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Exploding pay

2 June 2014 By Christopher Swann

Cheniere Energy’s employee equity plan is Coca-Cola’s with added sugar. The board wants up to 16 percent of the $16 billion company’s shares handed to the company’s staff over five years. Chief Executive Charif Souki was also last year’s best paid U.S. corporate boss, taking home $142 million. Shareholders can justifiably worry that they’re losing out.

Coca-Cola in April ran into resistance over a similar broad-based long-term equity plan that could have brought an overhang of shares destined for staff equal to 14 percent of the total outstanding. Wintergreen Advisers led a campaign against the proposal. Although it passed at the beverage giant’s annual meeting with Warren Buffett’s Berkshire Hathaway abstaining, the company’s largest shareholder subsequently voiced disapproval. Coke may now make changes.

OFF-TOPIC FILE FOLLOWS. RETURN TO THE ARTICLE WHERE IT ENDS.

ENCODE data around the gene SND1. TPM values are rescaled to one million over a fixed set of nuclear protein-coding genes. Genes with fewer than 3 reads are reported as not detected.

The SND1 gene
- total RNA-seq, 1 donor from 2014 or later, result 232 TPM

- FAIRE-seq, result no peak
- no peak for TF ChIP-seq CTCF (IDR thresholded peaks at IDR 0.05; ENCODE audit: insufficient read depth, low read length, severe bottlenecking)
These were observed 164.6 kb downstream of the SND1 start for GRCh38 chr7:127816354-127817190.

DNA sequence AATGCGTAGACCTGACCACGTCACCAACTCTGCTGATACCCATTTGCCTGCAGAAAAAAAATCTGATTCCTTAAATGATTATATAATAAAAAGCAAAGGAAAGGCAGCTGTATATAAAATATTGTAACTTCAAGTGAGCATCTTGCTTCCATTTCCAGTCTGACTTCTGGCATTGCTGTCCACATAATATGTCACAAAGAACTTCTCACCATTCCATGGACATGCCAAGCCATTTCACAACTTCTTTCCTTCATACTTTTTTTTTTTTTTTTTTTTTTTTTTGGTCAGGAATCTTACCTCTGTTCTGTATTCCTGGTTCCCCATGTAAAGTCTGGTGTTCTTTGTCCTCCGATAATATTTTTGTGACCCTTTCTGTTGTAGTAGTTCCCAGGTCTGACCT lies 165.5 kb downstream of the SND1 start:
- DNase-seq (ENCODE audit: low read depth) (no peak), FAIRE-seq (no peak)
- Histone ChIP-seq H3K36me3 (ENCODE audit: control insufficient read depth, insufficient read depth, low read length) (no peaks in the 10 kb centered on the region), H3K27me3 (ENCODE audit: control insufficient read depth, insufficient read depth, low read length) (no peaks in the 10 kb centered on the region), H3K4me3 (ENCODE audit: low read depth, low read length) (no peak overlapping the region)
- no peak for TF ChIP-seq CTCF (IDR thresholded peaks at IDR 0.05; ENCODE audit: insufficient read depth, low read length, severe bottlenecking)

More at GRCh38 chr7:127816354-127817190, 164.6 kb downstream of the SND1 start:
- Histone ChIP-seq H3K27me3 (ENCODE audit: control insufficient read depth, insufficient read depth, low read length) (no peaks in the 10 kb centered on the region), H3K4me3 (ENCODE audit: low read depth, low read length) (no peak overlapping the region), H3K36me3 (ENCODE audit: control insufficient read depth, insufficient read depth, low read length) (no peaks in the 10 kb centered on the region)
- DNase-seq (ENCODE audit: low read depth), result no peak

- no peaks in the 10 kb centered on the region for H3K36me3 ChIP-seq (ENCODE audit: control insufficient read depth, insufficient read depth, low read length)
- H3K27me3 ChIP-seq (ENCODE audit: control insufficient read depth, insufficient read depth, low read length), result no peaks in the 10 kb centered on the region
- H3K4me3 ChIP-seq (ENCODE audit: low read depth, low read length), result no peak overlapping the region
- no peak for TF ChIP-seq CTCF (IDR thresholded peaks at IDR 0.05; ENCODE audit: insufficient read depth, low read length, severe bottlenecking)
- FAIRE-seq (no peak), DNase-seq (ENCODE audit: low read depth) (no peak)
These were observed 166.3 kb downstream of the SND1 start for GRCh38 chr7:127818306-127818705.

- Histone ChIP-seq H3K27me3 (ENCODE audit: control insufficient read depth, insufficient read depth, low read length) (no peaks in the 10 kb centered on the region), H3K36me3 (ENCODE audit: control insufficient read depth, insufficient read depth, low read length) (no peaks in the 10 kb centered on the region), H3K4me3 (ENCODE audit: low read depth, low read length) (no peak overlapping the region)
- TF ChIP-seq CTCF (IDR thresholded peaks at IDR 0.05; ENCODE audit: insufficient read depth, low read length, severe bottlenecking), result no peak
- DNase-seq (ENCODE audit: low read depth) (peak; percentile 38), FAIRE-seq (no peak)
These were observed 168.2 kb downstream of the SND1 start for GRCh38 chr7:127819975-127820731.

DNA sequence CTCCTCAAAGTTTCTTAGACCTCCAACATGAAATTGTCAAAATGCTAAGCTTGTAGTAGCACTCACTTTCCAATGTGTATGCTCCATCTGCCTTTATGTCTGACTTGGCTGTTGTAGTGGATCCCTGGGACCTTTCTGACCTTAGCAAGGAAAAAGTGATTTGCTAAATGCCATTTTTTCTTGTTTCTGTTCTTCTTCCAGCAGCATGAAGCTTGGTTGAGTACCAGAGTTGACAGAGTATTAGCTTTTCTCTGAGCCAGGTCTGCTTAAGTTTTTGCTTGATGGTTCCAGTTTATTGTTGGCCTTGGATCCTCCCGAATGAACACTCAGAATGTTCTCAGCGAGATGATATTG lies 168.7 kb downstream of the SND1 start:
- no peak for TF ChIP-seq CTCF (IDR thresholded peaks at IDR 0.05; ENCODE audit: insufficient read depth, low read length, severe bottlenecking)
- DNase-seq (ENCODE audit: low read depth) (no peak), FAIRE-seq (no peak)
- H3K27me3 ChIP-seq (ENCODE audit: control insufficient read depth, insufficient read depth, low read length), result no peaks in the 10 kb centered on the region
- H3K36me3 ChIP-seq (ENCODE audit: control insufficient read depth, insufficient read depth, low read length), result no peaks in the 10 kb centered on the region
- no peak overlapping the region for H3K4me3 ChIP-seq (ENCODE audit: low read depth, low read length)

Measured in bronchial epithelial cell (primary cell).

At Cheniere, there are 8 million shares still to be allocated from a previous plan and the company wants to add another 30 million for the 2014 to 2018 period. That could mean substantial dilution for owners of the 238 million shares outstanding on April 14. A legal challenge to Cheniere’s previous plan, which on Monday forced the company to delay its annual meeting by three months, suggests the new plan may not face an easy ride.

The scale of the plan is only part of the problem. It will pay out if shareholders collect an annual return of 9 percent. But it’s based on a starting stock price of $35, barely half the current level. Even if the stock stays where it now is, employee stock grants in the first year alone could be worth almost $800 million, 5 percent of Cheniere’s current market capitalization.

Using total return to investors as the only metric is also flawed. Performance relative to peers may better indicate the value added by executives. And net income or free cash flow, which depend less on market sentiment, are more reliable long-term yardsticks. Cheniere has yet to report a full-year profit in its 18-year history, and analysts don’t expect it to do so until 2016.

Some investors may give Cheniere and Souki the benefit of the doubt. After all, over the past five years the stock has soared 15-fold as the company capitalized on America’s shale gas boom. The share price has doubled in the past year alone. But the CEO and employees are already paid to do their jobs. They don’t need a big slice of other investors’ gains on top.


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